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Bioethics Forum Essay

How to Avoid a Genetic Arms Race

A quiet biological revolution in warfare is underway. The genome is emerging as a new domain of conflict. The level of destruction that only nuclear weapons could previously achieve is fast becoming as accessible as a cyberattack.

Now for the bad news. Great power conflicts and proxy wars are back. The rules-based world order crumbles while an unpredictable–and potentially unstable–multipolar one emerges.

Rapidly accelerating breakthroughs in our ability to change the genes of organisms are generating medically thrilling possibilities. They are also generating novel capabilities for biological weapons, a form of warfare that has been largely abandoned for decades. Take the recent AI-enabled advancements in gene-editing, construction of artificial viral vectors for human genome remodeling, protein folding, and the creation of custom proteins. Far outpacing the regulatory environment, these advances are facilitating the weaponization and delivery of harmful bioagents–overcoming impediments that previously made biological weapons impractical.

Speculation about “genetic weapons” capable of singling out specific groups for infection dates back to the 1970s. In 2012, Vladimir Putin mused publicly about weapons that could be “as effective as nuclear” but “more ‘acceptable’ from the political and military perspective.” He predicted that nuclear weapons would, over the next half- century, become eclipsed by “fundamentally new instruments for achieving political and strategic goals.” The future of war, he said, is “based on new physical principles,” including “genetic” science.

The 2020 edition of Science of Military Strategy, an authoritative textbook published by China’s National Defense University, considers how biotechnology could serve as “a brand new territory for the expansion of national security” with “the use of new biological weapons, bioterrorism attacks, large-scale epidemic infections, specific ethnic genetic attacks, the purposeful genetic modification of the ecological environment, food and industrial products, and the use of environmental factors.”

Although its intelligence community’s 2016 worldwide assessment described genome editing as a potential “weapon of mass destruction,” the United States has been slow and reluctant to face the new challenge. One reason is that it is not clear what this challenge is, how bad it actually is, and what requires immediate attention.

Biodefense in the Age of Synthetic Biology, a report by National Academies of Sciences, Engineering, and Medicine developed at the behest of the U.S. Department of Defense, has since its publication in 2018 been the main guide to understanding probable biological threats. It advised paying more attention to the possibility of recreating known pathogenic viruses, making existing bacteria more dangerous, and making harmful biochemicals via in situ synthesis. It was not without blind spots, however. For example, it considered gene drives only as applied directly to humans, ignoring the more indirect strategic applications, such as agricultural.

In his recent book, zoologist Mathew Cobb admits to being most concerned about gene drives and human genome editing, in addition to pathogen manipulation. A recent RAND report directs attention also to the Internet of Bodies (internet-connected smart consumers and medical devices) and genomic surveillance and enhancement.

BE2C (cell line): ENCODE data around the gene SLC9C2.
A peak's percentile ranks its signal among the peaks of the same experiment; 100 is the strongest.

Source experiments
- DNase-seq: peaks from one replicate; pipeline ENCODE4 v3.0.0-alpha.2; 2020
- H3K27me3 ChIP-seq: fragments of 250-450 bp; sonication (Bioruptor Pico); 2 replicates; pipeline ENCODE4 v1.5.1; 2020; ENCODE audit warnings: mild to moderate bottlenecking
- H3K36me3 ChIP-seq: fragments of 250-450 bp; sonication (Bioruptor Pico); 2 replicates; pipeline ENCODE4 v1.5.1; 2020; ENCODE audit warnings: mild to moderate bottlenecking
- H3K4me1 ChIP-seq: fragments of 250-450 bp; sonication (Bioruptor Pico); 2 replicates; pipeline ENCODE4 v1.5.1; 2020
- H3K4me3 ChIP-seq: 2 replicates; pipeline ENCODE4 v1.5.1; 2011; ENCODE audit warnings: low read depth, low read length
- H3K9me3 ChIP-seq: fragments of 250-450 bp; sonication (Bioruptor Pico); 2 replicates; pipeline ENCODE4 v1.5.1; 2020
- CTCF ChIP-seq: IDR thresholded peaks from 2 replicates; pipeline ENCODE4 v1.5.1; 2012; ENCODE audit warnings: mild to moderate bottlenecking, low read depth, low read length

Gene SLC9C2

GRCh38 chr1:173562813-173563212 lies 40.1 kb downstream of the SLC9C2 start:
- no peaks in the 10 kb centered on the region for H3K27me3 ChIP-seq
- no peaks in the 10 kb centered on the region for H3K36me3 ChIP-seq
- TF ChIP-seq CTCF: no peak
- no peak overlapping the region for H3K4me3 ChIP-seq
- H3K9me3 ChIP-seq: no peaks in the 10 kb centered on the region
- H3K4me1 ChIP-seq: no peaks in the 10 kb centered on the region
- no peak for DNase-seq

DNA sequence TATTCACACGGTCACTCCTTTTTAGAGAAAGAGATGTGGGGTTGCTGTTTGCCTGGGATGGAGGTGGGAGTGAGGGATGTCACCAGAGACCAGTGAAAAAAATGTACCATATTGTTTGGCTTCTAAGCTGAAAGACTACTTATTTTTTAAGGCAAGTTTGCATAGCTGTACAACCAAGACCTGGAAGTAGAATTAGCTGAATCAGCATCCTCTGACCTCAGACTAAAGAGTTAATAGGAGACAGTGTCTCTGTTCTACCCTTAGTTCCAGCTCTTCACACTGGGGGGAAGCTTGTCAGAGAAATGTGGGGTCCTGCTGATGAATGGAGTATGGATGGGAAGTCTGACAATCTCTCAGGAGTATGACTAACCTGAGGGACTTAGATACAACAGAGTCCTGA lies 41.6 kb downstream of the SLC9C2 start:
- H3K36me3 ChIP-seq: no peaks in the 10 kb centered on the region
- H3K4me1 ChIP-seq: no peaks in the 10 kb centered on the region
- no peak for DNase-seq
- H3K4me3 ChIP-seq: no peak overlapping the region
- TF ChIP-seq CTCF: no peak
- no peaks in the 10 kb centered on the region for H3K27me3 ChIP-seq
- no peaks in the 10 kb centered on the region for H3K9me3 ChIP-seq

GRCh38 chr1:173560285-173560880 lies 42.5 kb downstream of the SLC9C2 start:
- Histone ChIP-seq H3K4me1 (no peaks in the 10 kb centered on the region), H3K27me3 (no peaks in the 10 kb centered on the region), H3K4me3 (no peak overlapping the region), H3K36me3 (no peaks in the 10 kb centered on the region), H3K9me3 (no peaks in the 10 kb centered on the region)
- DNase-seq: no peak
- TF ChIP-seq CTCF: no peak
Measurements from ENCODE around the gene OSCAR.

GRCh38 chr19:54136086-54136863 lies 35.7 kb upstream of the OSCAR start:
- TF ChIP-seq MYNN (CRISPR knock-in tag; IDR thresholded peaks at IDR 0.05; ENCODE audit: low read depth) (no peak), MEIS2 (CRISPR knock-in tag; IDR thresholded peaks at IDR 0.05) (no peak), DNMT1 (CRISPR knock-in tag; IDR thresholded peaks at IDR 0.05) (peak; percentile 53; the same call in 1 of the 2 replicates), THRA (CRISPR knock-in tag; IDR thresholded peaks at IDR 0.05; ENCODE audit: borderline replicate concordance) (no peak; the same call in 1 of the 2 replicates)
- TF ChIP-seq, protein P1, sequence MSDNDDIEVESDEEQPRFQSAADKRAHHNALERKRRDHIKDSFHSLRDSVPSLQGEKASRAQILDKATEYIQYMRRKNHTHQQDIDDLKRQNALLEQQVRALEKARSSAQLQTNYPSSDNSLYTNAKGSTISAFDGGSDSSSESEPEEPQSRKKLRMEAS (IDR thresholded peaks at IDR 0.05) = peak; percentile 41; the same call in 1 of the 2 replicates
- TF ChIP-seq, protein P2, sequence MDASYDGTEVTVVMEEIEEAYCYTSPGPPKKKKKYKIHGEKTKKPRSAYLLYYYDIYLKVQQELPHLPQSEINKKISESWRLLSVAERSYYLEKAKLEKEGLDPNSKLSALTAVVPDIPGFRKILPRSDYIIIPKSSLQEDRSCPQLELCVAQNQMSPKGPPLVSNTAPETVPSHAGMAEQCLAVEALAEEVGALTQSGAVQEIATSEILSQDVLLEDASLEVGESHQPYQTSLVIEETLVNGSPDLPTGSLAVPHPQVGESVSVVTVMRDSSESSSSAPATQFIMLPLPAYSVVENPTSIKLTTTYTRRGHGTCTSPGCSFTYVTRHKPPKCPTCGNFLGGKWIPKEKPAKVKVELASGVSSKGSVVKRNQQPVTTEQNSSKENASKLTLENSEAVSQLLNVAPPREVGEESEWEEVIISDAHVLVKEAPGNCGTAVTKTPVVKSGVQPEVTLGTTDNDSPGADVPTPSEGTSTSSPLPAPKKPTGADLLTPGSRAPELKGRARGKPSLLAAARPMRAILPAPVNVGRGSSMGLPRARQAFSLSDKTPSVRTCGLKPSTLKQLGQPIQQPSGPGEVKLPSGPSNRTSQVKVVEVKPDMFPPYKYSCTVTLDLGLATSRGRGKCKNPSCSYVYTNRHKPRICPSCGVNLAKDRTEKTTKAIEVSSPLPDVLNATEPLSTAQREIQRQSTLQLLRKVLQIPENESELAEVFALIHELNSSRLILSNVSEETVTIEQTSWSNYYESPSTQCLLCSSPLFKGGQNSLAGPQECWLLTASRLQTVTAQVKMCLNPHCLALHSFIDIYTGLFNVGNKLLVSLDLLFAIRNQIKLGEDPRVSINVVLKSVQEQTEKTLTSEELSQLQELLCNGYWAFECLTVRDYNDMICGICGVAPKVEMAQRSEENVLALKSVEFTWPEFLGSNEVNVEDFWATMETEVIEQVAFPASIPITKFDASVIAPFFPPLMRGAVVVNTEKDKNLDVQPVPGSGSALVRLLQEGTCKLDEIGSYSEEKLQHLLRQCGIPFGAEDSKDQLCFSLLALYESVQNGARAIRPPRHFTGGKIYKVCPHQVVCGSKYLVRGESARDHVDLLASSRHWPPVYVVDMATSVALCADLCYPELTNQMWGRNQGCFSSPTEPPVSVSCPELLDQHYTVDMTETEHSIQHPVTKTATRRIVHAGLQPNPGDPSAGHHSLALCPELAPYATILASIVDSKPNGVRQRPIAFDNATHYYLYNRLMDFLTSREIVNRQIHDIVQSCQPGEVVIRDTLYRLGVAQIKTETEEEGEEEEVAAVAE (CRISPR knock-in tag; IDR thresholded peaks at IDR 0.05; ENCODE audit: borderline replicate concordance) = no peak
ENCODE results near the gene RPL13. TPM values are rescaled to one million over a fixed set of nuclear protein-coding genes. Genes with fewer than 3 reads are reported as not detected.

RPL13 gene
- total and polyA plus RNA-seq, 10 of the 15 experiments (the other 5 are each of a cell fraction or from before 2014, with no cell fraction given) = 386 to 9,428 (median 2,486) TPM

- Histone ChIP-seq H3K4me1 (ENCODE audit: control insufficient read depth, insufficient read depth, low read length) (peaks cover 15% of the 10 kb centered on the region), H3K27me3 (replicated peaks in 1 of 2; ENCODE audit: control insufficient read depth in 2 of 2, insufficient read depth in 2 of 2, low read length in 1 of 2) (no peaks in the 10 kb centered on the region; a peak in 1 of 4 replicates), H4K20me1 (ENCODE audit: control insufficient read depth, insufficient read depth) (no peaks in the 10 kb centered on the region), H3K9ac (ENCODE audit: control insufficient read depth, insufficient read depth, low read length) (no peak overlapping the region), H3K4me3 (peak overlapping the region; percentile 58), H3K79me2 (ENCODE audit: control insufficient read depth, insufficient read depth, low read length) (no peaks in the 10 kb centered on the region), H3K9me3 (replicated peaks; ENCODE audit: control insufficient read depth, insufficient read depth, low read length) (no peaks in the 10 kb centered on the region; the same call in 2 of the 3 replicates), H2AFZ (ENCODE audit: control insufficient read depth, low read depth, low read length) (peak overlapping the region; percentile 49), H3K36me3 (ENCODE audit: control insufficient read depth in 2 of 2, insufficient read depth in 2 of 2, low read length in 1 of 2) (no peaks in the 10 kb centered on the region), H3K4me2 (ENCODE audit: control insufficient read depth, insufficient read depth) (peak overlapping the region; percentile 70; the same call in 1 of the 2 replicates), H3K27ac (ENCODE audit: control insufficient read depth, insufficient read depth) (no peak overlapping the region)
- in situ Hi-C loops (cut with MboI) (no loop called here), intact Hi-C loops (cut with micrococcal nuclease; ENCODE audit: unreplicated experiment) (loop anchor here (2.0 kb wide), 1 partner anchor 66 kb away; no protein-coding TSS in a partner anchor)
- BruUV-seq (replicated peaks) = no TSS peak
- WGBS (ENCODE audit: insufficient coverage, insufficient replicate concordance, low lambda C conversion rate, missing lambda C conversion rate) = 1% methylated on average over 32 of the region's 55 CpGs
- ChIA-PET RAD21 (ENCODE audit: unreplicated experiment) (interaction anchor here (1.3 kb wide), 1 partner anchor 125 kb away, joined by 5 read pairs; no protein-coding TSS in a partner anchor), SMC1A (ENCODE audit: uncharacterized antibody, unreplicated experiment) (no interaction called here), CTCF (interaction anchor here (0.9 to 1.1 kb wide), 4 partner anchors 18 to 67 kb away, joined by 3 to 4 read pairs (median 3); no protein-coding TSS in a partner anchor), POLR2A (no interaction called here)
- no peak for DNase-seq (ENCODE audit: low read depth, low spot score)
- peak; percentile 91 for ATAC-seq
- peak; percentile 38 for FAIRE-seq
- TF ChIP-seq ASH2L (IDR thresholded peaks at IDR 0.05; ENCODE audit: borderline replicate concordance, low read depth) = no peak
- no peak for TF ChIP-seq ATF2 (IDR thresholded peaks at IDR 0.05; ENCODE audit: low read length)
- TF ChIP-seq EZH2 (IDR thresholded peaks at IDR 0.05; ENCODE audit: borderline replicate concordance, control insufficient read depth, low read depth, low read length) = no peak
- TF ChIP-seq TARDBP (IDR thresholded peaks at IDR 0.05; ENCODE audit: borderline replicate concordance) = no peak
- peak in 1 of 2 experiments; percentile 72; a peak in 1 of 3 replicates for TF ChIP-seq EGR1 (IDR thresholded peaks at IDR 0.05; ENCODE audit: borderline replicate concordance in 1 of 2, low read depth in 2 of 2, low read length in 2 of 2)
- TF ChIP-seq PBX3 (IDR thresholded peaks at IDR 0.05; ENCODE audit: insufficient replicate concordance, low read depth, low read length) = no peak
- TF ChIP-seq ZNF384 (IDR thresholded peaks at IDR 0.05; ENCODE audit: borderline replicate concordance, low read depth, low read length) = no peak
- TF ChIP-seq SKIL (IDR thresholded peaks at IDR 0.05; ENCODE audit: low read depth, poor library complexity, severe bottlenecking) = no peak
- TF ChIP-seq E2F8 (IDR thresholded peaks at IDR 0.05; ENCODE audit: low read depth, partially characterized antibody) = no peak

Nor is the generation of basic genetic data simply the province of sophisticated laboratories. Many elaborate datasets are open source and online, facilitating scientific exchange. Although most genetic data are de-identified, future technologies may be able to re-identify them. The Biden administration appreciates this threat. On  February 28, the president signed an executive order seeking to prevent the sale of bulk sensitive personal data. The executive order has a legal basis in the National Emergencies Act and International Emergency Economic Powers Act and notes the need to “protect United States persons’ sensitive personal health data and human genomic data from the threat identified in this order.” That threat is the “continuing effort of certain countries of concern to access Americans’ sensitive personal data.”

Amid the apparent collapse of the post-World War II rules-based order, one of the worst things that could happen is a genetic arms race for which international conventions are unprepared. The Biologic and Toxin Weapons Convention bans proliferation of bioagents and toxins that have no peaceful use, but it has no formal verification regime system. There was at least one alleged case of noncompliance by the Soviet Union in 1981 involving a weaponized fungus, far from the exquisite genomic targeting that may eventually be practicable.

The convergence of genetic technologies and intense competition among highly motivated actors along with historic geopolitical shifts requires the attention of the international life sciences community and bioethicists to establish guidance for what was once a threat in the realm of science fiction.

Yelena Biberman, PhD, is an associate professor of political science at Skidmore College.

Jonathan D. Moreno, PhD, is the David and Lyn Silfen University Professor of Ethics at the University of Pennsylvania and a Hastings Center fellow.

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